Looking back over 2014, I am quite impressed by how well our projects went off. Not everything went off well, but that’s a learning experience too. Here are the top three fails of 2014:
1. Week 21: Laser Engraved Bricks – while the brick (oddly, as I have come to find out and am working on a post about it) wasn’t a failure, my ignorance over the concrete paver could have been a laser destroying disaster
2. Week 19: Fire Flower Vase – Ryan still refers to engraving glass as “My nemesis”
3. Week 43: Starman Coasters – Engraving cork was just not meant to be, unless the goal was a crispy sooty mess. Ryan salvaged this week by cutting them out of wood.
Why am I bring this up? Well, I have the dubious honor of the first fail of 2015! Whoo!
At a trade show many moons ago, after complaining about the garish colors available in opaque acrylic, another artist confided in me that they used RIT dye to color their plastics. I filed that information away until last weekend, when I stumbled upon new bottles of liquid RIT at the thrift store, priced perfectly for my “experiment” budget. Score.
Having never used RIT dye before, but taking every single warning to heart, I prepared a work surface in a tray and covered every nearby surface in plastic. In order to minimize the damage to any of my pots and pans or buckets, I dyed in small disposable plastic cups. To dye fabric, the manufacturer suggests 4oz of liquid dye to 3 gallons of water. Scaling it back to my 1 cup container size…admittedly, I eyeballed it. Mathematically, it would be less than a teaspoon per cup of water, I went more for tablespoon per cup with the first batch, the green. For hot water, I just filled it up with water from my teakettle.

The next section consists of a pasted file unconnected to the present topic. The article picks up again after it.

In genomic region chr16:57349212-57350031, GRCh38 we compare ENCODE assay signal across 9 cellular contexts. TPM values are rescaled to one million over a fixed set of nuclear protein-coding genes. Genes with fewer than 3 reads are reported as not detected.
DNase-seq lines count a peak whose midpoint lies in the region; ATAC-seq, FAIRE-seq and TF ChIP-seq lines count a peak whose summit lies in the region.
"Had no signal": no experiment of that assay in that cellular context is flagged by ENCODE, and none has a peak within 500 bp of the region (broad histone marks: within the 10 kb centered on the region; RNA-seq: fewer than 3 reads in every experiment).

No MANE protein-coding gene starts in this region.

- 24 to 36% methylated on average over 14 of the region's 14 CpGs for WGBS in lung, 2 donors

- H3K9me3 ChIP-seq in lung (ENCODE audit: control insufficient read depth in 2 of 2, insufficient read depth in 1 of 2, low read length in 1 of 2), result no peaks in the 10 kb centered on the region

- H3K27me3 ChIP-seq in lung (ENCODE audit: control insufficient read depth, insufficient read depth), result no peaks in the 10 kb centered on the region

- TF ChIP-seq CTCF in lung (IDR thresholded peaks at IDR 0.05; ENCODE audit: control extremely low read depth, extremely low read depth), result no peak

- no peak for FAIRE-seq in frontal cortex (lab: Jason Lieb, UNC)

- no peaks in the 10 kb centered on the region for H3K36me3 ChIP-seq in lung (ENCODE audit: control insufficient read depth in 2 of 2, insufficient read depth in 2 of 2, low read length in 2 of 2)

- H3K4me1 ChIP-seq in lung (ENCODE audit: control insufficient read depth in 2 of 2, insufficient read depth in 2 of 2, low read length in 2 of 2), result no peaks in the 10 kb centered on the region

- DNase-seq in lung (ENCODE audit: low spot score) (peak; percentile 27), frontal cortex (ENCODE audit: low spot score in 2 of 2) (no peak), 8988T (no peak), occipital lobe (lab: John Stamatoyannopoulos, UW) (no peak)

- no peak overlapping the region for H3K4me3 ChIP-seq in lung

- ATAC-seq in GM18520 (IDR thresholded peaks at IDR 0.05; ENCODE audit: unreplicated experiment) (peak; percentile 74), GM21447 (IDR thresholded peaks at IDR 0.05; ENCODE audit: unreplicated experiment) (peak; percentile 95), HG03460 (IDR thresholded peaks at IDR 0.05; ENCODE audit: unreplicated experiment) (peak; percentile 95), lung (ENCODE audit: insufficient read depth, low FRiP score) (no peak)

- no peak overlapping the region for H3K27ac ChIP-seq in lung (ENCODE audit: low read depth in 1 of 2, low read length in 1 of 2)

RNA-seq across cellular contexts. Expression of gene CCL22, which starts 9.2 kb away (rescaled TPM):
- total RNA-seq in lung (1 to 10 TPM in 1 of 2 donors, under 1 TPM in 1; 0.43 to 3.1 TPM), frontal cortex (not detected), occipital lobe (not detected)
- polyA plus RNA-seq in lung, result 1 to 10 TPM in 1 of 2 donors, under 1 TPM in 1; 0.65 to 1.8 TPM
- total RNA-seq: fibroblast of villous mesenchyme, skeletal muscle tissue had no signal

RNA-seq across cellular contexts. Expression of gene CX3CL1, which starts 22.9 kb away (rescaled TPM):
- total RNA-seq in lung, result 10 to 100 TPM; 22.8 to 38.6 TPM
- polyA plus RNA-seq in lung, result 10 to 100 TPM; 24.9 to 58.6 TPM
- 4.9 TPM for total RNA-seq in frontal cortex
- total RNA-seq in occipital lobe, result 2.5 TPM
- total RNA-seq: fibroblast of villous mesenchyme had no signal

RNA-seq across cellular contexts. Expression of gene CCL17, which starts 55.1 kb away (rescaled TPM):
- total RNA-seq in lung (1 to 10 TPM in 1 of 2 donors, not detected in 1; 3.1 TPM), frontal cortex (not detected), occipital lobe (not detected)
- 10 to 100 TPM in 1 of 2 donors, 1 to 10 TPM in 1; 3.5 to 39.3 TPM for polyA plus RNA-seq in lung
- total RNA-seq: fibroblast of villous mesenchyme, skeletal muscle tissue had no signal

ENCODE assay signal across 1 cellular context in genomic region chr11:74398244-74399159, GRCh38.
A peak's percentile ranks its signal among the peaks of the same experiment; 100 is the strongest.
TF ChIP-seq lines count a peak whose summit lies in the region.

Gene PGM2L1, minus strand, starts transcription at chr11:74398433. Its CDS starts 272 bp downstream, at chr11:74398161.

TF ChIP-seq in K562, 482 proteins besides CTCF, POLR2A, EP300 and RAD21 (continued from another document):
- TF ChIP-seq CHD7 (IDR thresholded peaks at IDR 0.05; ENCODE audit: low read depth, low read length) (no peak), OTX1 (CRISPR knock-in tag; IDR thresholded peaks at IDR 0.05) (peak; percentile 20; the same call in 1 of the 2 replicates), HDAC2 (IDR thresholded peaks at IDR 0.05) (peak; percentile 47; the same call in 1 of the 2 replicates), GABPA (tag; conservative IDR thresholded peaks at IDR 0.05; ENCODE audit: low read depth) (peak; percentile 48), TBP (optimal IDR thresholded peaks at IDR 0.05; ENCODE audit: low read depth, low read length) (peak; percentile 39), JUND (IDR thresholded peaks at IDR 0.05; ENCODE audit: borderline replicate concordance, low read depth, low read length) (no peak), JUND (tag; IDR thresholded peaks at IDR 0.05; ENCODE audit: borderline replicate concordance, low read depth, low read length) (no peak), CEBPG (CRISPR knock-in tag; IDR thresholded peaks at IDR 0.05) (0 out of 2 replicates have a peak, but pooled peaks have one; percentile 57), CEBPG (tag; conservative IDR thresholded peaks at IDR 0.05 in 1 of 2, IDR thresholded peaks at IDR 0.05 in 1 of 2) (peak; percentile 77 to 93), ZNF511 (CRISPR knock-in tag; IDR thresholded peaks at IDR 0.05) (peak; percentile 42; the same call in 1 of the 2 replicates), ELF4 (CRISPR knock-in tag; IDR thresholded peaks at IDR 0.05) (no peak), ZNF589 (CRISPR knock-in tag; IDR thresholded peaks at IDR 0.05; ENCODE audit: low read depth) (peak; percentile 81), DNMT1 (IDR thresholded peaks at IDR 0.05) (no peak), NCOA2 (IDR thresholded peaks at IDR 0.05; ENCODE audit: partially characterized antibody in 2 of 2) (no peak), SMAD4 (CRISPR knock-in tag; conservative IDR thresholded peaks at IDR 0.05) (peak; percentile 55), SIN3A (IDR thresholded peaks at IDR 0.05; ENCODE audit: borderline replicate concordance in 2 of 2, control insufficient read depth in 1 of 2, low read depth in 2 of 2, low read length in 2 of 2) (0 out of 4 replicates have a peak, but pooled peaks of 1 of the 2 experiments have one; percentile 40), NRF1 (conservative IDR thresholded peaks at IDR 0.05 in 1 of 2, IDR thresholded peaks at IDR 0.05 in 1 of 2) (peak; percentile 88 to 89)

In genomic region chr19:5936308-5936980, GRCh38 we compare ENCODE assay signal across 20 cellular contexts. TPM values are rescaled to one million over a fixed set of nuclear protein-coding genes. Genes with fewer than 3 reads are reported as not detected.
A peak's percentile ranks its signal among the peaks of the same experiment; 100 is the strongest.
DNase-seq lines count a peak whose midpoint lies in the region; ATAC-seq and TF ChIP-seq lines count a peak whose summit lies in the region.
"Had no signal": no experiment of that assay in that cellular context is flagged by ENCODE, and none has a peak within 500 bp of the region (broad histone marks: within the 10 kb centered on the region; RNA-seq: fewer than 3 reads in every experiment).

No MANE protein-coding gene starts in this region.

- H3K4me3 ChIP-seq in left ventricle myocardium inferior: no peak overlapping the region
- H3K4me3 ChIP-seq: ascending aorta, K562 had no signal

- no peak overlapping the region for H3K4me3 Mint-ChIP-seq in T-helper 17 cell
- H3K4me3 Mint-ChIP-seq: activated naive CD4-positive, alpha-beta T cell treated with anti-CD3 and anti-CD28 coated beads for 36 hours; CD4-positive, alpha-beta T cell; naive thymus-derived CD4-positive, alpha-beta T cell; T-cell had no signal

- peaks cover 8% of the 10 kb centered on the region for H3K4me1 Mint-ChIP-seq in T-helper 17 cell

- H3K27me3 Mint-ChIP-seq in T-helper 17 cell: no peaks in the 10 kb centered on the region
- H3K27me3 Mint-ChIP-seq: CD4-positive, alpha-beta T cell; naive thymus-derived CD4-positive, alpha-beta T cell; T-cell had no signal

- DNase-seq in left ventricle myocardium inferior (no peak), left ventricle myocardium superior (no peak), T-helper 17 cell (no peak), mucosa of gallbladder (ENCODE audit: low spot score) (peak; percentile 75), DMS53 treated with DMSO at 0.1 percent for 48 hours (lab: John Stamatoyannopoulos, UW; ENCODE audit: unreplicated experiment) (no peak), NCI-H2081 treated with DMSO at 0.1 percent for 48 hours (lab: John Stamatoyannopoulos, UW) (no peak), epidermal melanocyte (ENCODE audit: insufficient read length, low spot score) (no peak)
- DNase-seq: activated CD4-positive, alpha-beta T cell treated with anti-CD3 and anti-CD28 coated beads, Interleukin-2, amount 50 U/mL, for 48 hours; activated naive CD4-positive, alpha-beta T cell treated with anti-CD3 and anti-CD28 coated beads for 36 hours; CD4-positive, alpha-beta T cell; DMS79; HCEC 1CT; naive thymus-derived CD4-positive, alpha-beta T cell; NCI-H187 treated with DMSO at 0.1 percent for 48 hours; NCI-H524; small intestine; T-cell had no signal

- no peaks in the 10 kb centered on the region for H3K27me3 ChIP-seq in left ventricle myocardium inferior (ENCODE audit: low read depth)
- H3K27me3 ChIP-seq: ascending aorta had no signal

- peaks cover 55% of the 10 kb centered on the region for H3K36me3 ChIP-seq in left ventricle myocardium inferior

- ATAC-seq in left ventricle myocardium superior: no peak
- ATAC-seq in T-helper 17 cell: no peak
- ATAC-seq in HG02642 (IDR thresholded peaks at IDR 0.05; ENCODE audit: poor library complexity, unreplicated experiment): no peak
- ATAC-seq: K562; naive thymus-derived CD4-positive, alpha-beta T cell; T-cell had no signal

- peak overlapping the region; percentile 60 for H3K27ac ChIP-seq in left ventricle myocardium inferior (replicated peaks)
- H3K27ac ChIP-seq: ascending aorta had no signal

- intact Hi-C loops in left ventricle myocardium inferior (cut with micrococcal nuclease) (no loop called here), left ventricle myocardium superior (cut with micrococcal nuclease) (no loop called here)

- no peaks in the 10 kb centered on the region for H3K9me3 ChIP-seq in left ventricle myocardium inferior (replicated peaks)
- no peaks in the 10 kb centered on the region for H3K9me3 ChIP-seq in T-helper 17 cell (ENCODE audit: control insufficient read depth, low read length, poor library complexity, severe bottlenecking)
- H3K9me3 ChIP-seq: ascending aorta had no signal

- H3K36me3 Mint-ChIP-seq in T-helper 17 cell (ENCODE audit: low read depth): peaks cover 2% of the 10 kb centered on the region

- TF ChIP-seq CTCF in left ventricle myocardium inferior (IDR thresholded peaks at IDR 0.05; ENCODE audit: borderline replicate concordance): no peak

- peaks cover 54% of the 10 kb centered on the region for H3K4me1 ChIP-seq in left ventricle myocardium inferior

I dumped some white acrylic in the green bath, and waited for a half an hour. After rinsing them off, It honestly didn’t look like anything happened. Until I put it next to an undyed piece. Then it took on a weird barely greenish cast.
Try two: let’s make the dye stronger. For the “Violet” I mixed it roughly 1 part liquid dye to 2 parts water, and the blue I mixed half and half. I put in white acrylic, clear acrylic and opal acrylic, and waited about an hour. Results were quite lacking, so I actually decided to leave them overnight. And the results didn’t get any better. The “violet” (I put that in quotes because it way more red) colored better than the blue, and the edges picked up more color than the flat fronts.
Verdict: hot water + RIT does not dye cast acrylic satisfactorily, no matter how strong or long the dyeing is.
So, the dye was already out, and I had some lovely bamboo ready to go. In an attempt to salvage the week, I threw them in the dye. The bamboo pieces colored quickly and really nicely. One bad thing – they float. To get an even color, you need to flip them regularly. I had the most fun partially dip dyeing them, but had to make sure they didn’t float and make the dye line all cockeyed. A quick search on RIT’s website actually gives a how-to on dying wood!
To recap: hot water + dye is not cast acrylic friendly. Clear seemed to work marginally better than the white – perhaps because you see more surfaces? Some internet sources suggested mixing acetone with the dye to help it penetrate, but I was not game at all to heat acetone in my kitchen. And as for the bamboo, it picked up the dye quickly, but I should probably seal the finished pieces. If they get wet, would the color run? Not sure.